Really nice work from Australian artist Abbey McCulloch. There’s almost a fashion illustration vibe with these paintings, which feature female figures staring at you from eyes weighed down with heavy makeup. And so often when an artist does cite fashion illustration as an influence, what they really mean is straight up fashion illustration placed in a gallery setting. That wouldn’t be the case with McCulloch’s work, whether she drew direct inspiration from the realm of fashion or not. Her palette selection is so good. And the expressions on her subjects’ faces, captured with just a few brushstrokes, are uncommonly evocative. Click past the jump to see more. (via)
I really like these illustrations from Sandra Beer of Frankfurt, Germany. They somehow have a dirty and nostalgic feel all at once. If I encountered the animals and youngsters of Beer’s portfolio in the real world, I wouldn’t know whether to go in for the hug or run to safety. Where others may have tried for crowd pleasingly cuteness on some of her subjects, Beer’s not afraid to bring out the ink splotches and faded palette. Also, this aesthetic carries throughout all of her work, including the digital stuff. (via)
Jon Boam is an illustrator living and working in the UK. He works in a nice, muted palette which he applies in flat vectors to sci-fi line work. I especially like how repetitious some of his stuff is. It looks like he doesn’t easily become bored with drawing one robot after another. And I’m definitely not bored either. The comics influence in Boam’s work is fairly evident, but not heavy handed, which is always nice to see. Now you know what your work would look like if you never stopped doodling in your 3rd grade Arithmetic notes.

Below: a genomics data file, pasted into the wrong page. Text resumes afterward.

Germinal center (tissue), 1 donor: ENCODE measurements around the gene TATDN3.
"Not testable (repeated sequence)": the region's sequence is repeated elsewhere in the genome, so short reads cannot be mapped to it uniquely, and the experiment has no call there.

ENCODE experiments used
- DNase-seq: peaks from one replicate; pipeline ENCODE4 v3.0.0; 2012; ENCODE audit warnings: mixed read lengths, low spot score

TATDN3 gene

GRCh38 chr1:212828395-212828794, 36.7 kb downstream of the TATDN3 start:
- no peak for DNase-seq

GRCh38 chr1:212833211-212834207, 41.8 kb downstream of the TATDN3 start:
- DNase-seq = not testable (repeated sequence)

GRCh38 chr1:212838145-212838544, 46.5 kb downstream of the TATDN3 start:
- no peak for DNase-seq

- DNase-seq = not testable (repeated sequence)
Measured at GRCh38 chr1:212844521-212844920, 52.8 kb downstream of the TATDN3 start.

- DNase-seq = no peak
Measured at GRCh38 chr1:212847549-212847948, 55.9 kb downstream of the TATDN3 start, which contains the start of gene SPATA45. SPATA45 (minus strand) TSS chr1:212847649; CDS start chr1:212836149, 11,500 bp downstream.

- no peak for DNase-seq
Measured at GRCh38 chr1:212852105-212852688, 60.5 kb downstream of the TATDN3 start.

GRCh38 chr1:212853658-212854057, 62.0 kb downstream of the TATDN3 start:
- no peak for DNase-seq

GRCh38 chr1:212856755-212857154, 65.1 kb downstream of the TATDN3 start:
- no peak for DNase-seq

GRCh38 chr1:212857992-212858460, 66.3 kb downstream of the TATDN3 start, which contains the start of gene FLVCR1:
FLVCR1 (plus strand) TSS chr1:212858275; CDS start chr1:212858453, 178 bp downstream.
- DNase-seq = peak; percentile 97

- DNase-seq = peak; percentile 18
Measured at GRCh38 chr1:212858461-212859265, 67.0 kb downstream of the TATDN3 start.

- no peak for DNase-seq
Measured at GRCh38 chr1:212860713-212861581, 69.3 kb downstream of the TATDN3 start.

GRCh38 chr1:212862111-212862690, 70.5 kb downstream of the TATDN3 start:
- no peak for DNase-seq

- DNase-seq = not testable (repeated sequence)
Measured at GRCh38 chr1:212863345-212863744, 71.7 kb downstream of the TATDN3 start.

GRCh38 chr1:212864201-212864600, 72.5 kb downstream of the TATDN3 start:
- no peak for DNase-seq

Portlander Kyle Jorgensen combines ethereal, cosmic subject matter with explicitly tactile media selections, and it really works. In the age of Photoshop, a lot of this type of imagery is often generated through digital means. It’s really nice to see a guy just go all out homegrown. Great palette here as well. Click past the jump, and then check out his blog for more.
The boombastic Superoboturbo illustrations remind me of how excited I used to be when I saw monkeys on television. I used to be obsessed with those little fuzzy guys, and I’m beginning to swoon for this man’s work the same way. His controlled pallette and friendly line-weight make for a rambunctious duo that make it hard to pull my eyes away.
Also, he recently broke his leg so maybe send him a nice note or a little work to help cheer him up/pay the medical bills at: firstname.lastname@example.org